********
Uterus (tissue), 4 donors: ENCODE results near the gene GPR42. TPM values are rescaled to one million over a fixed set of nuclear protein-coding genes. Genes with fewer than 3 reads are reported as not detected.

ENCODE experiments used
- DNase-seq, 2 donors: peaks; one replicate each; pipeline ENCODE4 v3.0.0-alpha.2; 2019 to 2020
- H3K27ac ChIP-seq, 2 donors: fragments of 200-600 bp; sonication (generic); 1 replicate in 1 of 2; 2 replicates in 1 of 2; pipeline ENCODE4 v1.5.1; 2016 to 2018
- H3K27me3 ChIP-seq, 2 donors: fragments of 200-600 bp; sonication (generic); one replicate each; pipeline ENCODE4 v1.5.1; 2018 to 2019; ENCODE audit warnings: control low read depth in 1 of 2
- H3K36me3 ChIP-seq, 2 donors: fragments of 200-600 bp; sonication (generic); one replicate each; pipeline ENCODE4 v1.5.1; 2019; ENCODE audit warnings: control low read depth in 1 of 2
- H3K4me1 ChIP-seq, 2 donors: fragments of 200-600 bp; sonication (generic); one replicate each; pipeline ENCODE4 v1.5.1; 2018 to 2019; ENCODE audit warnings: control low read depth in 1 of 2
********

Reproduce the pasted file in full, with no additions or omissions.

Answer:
Uterus (tissue), 4 donors: ENCODE results near the gene GPR42. TPM values are rescaled to one million over a fixed set of nuclear protein-coding genes. Genes with fewer than 3 reads are reported as not detected.

ENCODE experiments used
- DNase-seq, 2 donors: peaks; one replicate each; pipeline ENCODE4 v3.0.0-alpha.2; 2019 to 2020
- H3K27ac ChIP-seq, 2 donors: fragments of 200-600 bp; sonication (generic); 1 replicate in 1 of 2; 2 replicates in 1 of 2; pipeline ENCODE4 v1.5.1; 2016 to 2018
- H3K27me3 ChIP-seq, 2 donors: fragments of 200-600 bp; sonication (generic); one replicate each; pipeline ENCODE4 v1.5.1; 2018 to 2019; ENCODE audit warnings: control low read depth in 1 of 2
- H3K36me3 ChIP-seq, 2 donors: fragments of 200-600 bp; sonication (generic); one replicate each; pipeline ENCODE4 v1.5.1; 2019; ENCODE audit warnings: control low read depth in 1 of 2
- H3K4me1 ChIP-seq, 2 donors: fragments of 200-600 bp; sonication (generic); one replicate each; pipeline ENCODE4 v1.5.1; 2018 to 2019; ENCODE audit warnings: control low read depth in 1 of 2